Microcosm of Dalian Modern History through Churches

Churches in Dalian
1/5Churches in Dalian
Dalian Cheng'en Church
2/5Dalian Cheng'en Church (photo: Gospeltimes.cn)
An Orthodox cross in Lushun Russian Military Cemetery, Dalian.
3/5An Orthodox cross in Lushun Russian Military Cemetery, Dalian. (photo: Gospeltimes.cn)
Formerly Dalian Xitong Church, it is Kentucky Fried Chicken.
4/5Formerly Dalian Xitong Church, it is Kentucky Fried Chicken.(photo: Gospeltimes.cn)
Dalian Yuguangjie Church
5/5Dalian Yuguangjie Church (photo: Gospeltimes.cn)
By CCD contributor: Dang DaisiFebruary 22nd, 2019

As a young city with a history of only just over 100 years, Dalian, located in the southernmost part of Northeast China, experienced a complex situation spanning from the late 19th century to the early 20th century. 

Russia built the Chinese city which was later occupied by Japan over a long period of time. This added immigrant Japanese and Russian cultures to the city and has made it become like a museum of the modern history of Northeast Asia. 

As the Chinese Eastern Railway began to be constructed in 1897, the Russia empire invaded the north part of northeast China. After signing a Treaty with the Qing Dynasty to lease the Liaotung Peninsula, Russia controlled the area of Luta (Luta included Dalian and the nearby town). 

Russia planned to design Dalian as an international free port for global trade. Originally named Nikolayevskaya Square, Zhongshan Square, situated in the central city, is the embodiment of this planning idea. 

To the west of the Square is the Yuguang Street Church with its red tower with a golden cross at the top. A white stone was inlaid on the outside wall and reads, "This Stone Was Dedicated To the Glory of God" in English and Japanese. The date was 1928. Planned by the British consulate in 1921 and completed in 1928, the Gothic-style church was named Dalian Anglican Church and jointly owned by the Church of England and the Anglican Church of Japan.

In 1943 when Japan evicted the staff of the Church of England from the city, it became the exclusive church of the Anglican Church of Japan. After Japan surrendered, the Soviet army refused to take ownership of it because of its historical connection with Britain, one of the Allies, and it was then renamed, Yuguang Street Church. It came under the control of the Dalian Three-Self Patriotic Movement (TSPM) in 1986.  

During its rule over Northeast China, Japan showed differing attitudes toward the church. On the one hand, it expected the church to exert better control over the local Chinese population. However on the other hand, it was on guard against the church's close connections with the Europe and America, encouraging indigenous Japanese churches to launch missions there.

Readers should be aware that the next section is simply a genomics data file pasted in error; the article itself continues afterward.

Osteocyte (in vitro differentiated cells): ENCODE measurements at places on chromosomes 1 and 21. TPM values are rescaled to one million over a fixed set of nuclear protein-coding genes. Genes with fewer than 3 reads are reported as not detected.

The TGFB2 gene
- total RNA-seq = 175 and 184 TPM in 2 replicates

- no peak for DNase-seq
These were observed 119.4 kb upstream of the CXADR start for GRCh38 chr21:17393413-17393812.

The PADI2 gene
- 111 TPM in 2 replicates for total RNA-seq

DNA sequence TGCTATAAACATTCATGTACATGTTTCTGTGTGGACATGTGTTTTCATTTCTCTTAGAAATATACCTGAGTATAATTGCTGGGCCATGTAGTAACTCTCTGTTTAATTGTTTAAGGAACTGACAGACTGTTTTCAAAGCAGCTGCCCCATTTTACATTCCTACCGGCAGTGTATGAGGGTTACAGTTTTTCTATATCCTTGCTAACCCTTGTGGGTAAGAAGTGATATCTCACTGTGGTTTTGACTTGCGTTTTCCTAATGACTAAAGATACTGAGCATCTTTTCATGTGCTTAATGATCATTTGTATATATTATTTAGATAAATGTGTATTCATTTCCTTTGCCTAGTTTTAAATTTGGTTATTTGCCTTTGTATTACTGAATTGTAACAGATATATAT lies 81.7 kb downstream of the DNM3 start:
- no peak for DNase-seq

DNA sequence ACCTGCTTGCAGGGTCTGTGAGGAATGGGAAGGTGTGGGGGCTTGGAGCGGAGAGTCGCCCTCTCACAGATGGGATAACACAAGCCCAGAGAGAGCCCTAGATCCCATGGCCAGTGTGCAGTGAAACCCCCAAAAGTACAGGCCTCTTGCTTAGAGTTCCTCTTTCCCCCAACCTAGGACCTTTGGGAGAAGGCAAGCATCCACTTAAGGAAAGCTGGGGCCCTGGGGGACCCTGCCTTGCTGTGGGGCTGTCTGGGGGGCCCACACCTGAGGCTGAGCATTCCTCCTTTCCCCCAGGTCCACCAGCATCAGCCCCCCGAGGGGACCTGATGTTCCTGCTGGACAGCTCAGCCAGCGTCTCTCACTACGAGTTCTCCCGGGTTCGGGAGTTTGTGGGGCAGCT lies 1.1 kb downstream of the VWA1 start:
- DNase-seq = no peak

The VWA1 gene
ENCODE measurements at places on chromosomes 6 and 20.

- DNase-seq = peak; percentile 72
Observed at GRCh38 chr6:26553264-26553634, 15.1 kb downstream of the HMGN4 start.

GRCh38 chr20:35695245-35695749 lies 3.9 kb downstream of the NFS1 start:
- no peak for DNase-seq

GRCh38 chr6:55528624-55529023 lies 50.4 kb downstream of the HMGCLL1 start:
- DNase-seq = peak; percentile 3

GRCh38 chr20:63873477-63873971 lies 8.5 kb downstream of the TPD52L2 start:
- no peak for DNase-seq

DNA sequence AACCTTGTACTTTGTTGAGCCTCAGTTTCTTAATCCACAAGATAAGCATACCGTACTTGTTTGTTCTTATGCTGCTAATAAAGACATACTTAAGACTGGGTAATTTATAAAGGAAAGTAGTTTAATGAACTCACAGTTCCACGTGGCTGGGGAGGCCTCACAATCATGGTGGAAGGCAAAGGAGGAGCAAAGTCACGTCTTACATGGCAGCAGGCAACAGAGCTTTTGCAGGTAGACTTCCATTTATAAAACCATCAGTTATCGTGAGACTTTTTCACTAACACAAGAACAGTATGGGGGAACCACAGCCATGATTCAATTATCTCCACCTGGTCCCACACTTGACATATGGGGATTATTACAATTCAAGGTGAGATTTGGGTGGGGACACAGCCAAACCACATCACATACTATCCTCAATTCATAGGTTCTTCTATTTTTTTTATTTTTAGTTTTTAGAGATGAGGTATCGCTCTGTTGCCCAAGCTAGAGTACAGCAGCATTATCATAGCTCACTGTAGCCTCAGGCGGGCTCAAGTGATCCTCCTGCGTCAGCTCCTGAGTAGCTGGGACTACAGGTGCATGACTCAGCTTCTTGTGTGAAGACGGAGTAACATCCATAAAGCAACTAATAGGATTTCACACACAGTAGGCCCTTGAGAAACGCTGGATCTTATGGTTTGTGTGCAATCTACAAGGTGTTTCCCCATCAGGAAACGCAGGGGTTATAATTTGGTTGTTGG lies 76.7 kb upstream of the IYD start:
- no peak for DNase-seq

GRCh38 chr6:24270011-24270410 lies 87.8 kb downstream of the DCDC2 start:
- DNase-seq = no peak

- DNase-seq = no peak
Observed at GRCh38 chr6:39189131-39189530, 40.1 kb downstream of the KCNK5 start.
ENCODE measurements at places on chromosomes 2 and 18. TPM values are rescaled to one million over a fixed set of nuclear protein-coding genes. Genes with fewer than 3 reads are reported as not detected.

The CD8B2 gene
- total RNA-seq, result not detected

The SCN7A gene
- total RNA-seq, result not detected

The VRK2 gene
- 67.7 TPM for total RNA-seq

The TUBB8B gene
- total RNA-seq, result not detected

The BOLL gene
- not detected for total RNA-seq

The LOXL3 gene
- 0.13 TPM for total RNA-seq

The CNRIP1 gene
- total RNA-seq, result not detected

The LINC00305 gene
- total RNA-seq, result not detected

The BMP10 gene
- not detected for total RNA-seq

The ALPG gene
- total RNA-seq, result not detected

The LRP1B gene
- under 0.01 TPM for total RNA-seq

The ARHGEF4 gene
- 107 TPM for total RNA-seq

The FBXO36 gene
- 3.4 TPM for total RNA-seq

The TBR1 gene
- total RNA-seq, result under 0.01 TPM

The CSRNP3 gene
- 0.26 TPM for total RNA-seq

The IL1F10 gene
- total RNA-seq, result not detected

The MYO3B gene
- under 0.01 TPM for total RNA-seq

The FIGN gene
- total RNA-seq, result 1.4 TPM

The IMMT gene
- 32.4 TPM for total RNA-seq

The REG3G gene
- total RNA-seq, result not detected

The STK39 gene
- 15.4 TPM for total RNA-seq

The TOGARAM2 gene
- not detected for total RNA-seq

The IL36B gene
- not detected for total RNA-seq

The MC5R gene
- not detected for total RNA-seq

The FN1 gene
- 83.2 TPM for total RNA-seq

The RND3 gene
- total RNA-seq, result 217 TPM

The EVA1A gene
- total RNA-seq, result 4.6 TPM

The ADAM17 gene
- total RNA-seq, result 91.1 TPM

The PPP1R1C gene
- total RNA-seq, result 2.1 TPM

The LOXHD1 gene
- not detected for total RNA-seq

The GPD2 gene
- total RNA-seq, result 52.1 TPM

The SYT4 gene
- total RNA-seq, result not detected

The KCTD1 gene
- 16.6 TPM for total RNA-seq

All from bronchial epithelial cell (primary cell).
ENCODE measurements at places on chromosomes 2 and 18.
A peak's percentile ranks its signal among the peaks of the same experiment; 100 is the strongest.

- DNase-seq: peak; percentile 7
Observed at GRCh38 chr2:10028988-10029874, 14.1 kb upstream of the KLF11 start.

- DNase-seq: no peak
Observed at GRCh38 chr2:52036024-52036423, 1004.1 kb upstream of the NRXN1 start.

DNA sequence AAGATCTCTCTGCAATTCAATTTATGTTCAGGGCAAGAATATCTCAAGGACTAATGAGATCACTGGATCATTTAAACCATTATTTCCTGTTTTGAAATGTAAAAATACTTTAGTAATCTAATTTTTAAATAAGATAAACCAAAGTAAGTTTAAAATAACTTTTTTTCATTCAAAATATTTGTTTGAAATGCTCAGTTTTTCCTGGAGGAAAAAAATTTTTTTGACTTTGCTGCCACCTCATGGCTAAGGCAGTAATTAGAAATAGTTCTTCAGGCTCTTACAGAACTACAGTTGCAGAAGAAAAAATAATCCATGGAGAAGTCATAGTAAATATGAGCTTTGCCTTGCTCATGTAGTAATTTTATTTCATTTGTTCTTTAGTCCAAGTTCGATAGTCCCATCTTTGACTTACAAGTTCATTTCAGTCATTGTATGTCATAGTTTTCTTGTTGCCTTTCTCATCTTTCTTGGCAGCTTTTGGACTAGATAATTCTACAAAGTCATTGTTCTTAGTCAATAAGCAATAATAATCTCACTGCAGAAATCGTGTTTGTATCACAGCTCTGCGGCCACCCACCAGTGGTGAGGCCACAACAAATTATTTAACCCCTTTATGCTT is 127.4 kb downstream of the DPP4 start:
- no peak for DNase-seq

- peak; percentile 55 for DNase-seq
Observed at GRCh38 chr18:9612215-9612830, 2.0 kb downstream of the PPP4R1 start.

Today, the Japanese Church that was built in 1907 has been well preserved and is only a minutes' walk away from Zhongshan Square. With a green roof and red walls, the Xitong Church has been converted into a Kentucky Fried Chicken restaurant.

On the west side of the Square, there is a religious building that belonged to the Salvation Army, an international Christian organization founded in 1865 in a military structure. After the Russo-Japanese War ended in 1905, the Japanese branch constructed the church.

On Beijing Street, which is further west, lies a very different architectural style of church--the Cheng'en Church, also called Beijing Street Church. Built in 1911, it was the first church in China of the Danish Lutheran Church. The building, having a combination of Chinese and western elements, was closed during the Cultural Revolution and then reopened in the 1980s. 

East of the downtown on west Russian Style Street was an Orthodox church, but unfortunately it was demolished in the 1930's.

According to old historical photos, there was another Orthodox church in the Lushun Russian Military Cemetery where Russian officials, soldiers, and immigrants were buried. It was restored in 2015. The official in charge of the cemetary said that the Saint Michael the Archangel Chapel was demolished but was unsure of the exact demolition date. I found out that the last photo was taken in 1935, showing a chapel with an onion dome and a cross against a barren mountain. Today the official's house is on the site of the chapel. At the original location of the church I found a stone Orthodox cross that was very large compared to the other tombstones

The churches in Dalian include the Church of England and the Danish Luthern Church, who evangelized out of their religious fervor; as well as the Russian Orthodox and Japanese church who were much influenced by their countries' policies. Nowadays, few of them are open, some have been removed or used for other purposes. However, the history of these churches serve as a profound entry point into the complex and diverse situation of the last century. 

- Translated by Karen Luo

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